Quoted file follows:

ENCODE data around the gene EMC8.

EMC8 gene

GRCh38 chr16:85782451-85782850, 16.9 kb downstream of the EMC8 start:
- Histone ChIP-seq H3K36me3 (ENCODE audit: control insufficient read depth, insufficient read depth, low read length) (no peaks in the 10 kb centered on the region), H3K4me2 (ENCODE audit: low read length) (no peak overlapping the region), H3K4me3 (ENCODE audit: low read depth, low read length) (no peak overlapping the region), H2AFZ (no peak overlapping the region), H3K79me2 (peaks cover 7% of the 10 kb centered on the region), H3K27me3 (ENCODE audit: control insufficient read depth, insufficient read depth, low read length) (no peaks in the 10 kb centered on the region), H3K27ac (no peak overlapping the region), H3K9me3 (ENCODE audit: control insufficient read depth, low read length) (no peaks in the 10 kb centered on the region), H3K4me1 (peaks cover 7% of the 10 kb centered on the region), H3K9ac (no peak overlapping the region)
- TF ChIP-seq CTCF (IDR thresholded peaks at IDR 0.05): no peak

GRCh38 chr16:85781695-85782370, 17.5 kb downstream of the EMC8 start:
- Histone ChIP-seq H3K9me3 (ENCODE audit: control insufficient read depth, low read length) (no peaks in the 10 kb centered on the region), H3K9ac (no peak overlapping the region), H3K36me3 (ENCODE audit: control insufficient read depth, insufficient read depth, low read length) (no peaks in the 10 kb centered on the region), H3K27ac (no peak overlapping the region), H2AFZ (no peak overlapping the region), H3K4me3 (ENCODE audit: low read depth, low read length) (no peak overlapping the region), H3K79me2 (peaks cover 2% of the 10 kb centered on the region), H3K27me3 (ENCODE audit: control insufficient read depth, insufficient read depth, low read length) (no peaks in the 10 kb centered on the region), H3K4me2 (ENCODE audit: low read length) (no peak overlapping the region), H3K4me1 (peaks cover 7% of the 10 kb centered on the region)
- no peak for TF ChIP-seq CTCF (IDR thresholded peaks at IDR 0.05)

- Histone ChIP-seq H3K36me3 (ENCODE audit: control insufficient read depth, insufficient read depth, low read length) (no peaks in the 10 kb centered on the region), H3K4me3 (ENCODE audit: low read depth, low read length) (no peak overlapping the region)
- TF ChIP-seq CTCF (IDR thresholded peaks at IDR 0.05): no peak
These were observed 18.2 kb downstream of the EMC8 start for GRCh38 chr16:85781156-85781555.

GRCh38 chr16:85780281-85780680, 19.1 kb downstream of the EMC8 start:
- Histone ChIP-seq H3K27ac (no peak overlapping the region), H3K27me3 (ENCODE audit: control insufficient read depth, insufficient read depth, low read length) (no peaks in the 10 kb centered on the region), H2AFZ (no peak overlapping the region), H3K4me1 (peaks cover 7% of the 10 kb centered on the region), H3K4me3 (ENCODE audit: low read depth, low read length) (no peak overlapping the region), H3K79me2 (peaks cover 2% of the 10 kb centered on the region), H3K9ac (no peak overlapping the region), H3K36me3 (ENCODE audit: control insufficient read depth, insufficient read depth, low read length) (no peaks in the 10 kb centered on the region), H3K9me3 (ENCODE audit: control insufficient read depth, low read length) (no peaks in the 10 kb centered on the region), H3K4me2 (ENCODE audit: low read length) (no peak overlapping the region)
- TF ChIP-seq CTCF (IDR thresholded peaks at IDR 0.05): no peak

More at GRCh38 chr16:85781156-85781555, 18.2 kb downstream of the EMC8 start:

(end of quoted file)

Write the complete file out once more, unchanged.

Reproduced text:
ENCODE data around the gene EMC8.

EMC8 gene

GRCh38 chr16:85782451-85782850, 16.9 kb downstream of the EMC8 start:
- Histone ChIP-seq H3K36me3 (ENCODE audit: control insufficient read depth, insufficient read depth, low read length) (no peaks in the 10 kb centered on the region), H3K4me2 (ENCODE audit: low read length) (no peak overlapping the region), H3K4me3 (ENCODE audit: low read depth, low read length) (no peak overlapping the region), H2AFZ (no peak overlapping the region), H3K79me2 (peaks cover 7% of the 10 kb centered on the region), H3K27me3 (ENCODE audit: control insufficient read depth, insufficient read depth, low read length) (no peaks in the 10 kb centered on the region), H3K27ac (no peak overlapping the region), H3K9me3 (ENCODE audit: control insufficient read depth, low read length) (no peaks in the 10 kb centered on the region), H3K4me1 (peaks cover 7% of the 10 kb centered on the region), H3K9ac (no peak overlapping the region)
- TF ChIP-seq CTCF (IDR thresholded peaks at IDR 0.05): no peak

GRCh38 chr16:85781695-85782370, 17.5 kb downstream of the EMC8 start:
- Histone ChIP-seq H3K9me3 (ENCODE audit: control insufficient read depth, low read length) (no peaks in the 10 kb centered on the region), H3K9ac (no peak overlapping the region), H3K36me3 (ENCODE audit: control insufficient read depth, insufficient read depth, low read length) (no peaks in the 10 kb centered on the region), H3K27ac (no peak overlapping the region), H2AFZ (no peak overlapping the region), H3K4me3 (ENCODE audit: low read depth, low read length) (no peak overlapping the region), H3K79me2 (peaks cover 2% of the 10 kb centered on the region), H3K27me3 (ENCODE audit: control insufficient read depth, insufficient read depth, low read length) (no peaks in the 10 kb centered on the region), H3K4me2 (ENCODE audit: low read length) (no peak overlapping the region), H3K4me1 (peaks cover 7% of the 10 kb centered on the region)
- no peak for TF ChIP-seq CTCF (IDR thresholded peaks at IDR 0.05)

- Histone ChIP-seq H3K36me3 (ENCODE audit: control insufficient read depth, insufficient read depth, low read length) (no peaks in the 10 kb centered on the region), H3K4me3 (ENCODE audit: low read depth, low read length) (no peak overlapping the region)
- TF ChIP-seq CTCF (IDR thresholded peaks at IDR 0.05): no peak
These were observed 18.2 kb downstream of the EMC8 start for GRCh38 chr16:85781156-85781555.

GRCh38 chr16:85780281-85780680, 19.1 kb downstream of the EMC8 start:
- Histone ChIP-seq H3K27ac (no peak overlapping the region), H3K27me3 (ENCODE audit: control insufficient read depth, insufficient read depth, low read length) (no peaks in the 10 kb centered on the region), H2AFZ (no peak overlapping the region), H3K4me1 (peaks cover 7% of the 10 kb centered on the region), H3K4me3 (ENCODE audit: low read depth, low read length) (no peak overlapping the region), H3K79me2 (peaks cover 2% of the 10 kb centered on the region), H3K9ac (no peak overlapping the region), H3K36me3 (ENCODE audit: control insufficient read depth, insufficient read depth, low read length) (no peaks in the 10 kb centered on the region), H3K9me3 (ENCODE audit: control insufficient read depth, low read length) (no peaks in the 10 kb centered on the region), H3K4me2 (ENCODE audit: low read length) (no peak overlapping the region)
- TF ChIP-seq CTCF (IDR thresholded peaks at IDR 0.05): no peak

More at GRCh38 chr16:85781156-85781555, 18.2 kb downstream of the EMC8 start: